There are now over a hundred RISC-V CPU cores listed in the RISC-V Exchange! Amazing. If you need a RISC-V CPU core, you’ll likely be able to find one that suits your needs… if you evaluate a hundred CPU cores to find it.

Or, now, you can configure exactly the core you need, and have it built in seconds, for free! WARP-V is the most flexible RISC-V CPU core available, and recently, Indiana University student, Adam Ratzman, created an online configurator for WARP-V. If you need a low-to-mid-range CPU core, check out Adam’s work at warp-v.org.

I spent most of my career designing high-end CPUs. I worked on CPUs that were more complex than we are likely to ever see again. CPUs went through this crazy cycle of escalating complexity in the race for single-core performance, followed later by the need to simplify.

Technology trends played a funny trick on us. In the nineties, as Moore’s Law gave us more silicon to play with, we gobbled it up to implement the next wiz-bang speculation trick to get a 1% edge in single-stream performance. But now tricks like that work against us in so many ways. They mean big cores, which mean longer wires with RC delays, which, in a modern process, dominate the cycle time and decrease performance. They mean more power, which we must trade-off for performance. They eat up space, which means fewer cores, which decreases performance. They increase design effort, which means it takes longer to optimize for the next process node, which hurts performance.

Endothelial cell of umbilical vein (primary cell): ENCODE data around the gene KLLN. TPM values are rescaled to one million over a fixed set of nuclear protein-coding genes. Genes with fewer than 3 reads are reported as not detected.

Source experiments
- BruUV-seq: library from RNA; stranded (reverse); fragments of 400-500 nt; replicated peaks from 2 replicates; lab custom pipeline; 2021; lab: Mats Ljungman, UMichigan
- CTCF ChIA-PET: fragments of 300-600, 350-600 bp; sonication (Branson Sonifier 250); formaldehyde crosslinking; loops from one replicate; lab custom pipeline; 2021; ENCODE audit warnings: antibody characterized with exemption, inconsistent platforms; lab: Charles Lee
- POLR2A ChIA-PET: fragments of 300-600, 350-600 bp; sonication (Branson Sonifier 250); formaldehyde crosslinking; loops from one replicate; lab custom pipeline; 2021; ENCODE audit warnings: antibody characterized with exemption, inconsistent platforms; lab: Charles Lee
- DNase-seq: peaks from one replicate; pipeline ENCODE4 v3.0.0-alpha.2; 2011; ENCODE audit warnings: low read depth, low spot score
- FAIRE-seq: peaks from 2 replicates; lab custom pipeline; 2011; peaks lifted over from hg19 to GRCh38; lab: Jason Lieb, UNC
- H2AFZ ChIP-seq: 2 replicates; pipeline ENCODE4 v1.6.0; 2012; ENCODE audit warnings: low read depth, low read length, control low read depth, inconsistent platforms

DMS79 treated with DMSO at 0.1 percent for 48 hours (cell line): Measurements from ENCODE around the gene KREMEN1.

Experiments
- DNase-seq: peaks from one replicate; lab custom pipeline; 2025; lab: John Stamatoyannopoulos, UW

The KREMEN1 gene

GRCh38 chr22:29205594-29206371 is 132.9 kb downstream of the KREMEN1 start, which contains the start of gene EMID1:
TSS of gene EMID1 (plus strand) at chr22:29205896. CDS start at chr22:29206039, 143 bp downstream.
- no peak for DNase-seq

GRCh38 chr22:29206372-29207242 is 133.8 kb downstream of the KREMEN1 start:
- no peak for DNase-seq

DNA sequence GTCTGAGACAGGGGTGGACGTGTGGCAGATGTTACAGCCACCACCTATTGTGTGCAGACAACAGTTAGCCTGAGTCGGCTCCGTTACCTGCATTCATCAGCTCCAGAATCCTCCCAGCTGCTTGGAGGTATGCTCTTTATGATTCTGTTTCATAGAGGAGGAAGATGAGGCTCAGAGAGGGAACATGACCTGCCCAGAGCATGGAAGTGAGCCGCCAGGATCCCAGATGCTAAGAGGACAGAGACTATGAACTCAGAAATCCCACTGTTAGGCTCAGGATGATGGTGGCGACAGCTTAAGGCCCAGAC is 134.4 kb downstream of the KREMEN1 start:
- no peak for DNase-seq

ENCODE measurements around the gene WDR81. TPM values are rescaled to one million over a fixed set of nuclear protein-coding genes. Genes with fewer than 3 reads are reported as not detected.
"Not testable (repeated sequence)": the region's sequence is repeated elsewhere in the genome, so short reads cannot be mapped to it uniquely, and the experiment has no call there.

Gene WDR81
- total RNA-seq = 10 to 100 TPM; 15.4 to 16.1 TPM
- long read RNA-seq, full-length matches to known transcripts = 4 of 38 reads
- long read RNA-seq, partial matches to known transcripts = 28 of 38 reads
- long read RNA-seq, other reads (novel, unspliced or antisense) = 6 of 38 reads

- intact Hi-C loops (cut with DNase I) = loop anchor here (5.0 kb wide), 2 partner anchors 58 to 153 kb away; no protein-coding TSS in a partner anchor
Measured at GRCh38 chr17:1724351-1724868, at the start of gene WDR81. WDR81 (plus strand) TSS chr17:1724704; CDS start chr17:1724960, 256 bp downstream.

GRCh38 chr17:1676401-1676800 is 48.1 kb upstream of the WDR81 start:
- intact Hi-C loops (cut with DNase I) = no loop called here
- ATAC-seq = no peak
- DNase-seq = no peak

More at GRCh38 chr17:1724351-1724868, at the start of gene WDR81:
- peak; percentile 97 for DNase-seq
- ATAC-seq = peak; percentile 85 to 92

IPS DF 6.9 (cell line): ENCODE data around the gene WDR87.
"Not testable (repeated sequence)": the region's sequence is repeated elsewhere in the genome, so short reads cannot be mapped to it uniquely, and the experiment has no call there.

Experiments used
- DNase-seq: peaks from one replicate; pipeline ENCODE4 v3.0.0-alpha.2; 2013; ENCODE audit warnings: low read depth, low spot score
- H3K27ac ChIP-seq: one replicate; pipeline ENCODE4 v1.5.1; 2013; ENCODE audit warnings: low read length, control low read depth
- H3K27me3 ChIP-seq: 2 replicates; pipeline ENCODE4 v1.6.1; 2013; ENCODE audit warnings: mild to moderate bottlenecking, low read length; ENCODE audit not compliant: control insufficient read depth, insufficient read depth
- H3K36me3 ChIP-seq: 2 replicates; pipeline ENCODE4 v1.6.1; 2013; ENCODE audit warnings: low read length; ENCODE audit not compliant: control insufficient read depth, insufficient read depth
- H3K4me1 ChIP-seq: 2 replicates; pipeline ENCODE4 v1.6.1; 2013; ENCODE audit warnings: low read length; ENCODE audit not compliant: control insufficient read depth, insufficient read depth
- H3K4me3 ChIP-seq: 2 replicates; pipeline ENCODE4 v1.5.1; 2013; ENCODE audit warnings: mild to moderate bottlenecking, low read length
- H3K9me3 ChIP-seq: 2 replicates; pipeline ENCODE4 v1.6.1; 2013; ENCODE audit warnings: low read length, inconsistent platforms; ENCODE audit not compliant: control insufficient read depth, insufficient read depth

All this is to say that CPU design no longer requires 500-person design teams. I developed the initial WARP-V core in 2018 in a week and a half. It contains none of the advanced CPU microarchitectural techniques I’ve learned and developed throughout my career. And this might be exactly what you want. On the other hand, what is unique about WARP-V is that it is flexible. You’ll be able to optimize it for your own needs relatively quickly, and today, this is how we get performance.

The secret to WARP-V’s flexibility, and the focus of my startup, Redwood EDA, is Transaction-Level Verilog (TL-Verilog). TL-Verilog gives WARP-V its ability to provide, from the same source code, a single-cycle CPU, a seven-cycle CPU, or anywhere in between. It provides the ability to connect any configuration of WARP-V to a third-party RISC-V formal checker using the same single page of code. It helps to decouple the ISA from the microarchitecture, so WARP-V can support MIPS and other ISAs in addition to RISC-V. You just can’t get this flexibility from RTL, and this flexibility is the key to successful silicon.

WARP-V may not be everyone’s best option today. It has, thus far, been a small-scale effort, and is currently just the CPU core, not bundled with peripherals. But it should serve a good portion of the community quite well as it stands, and it shows a way forward to democratize CPUs without the need for a hundred different independent cores.

RISC-V has liberated the ISA. Now it’s time to liberate CPUs and other components. Save the patents for bigger things.

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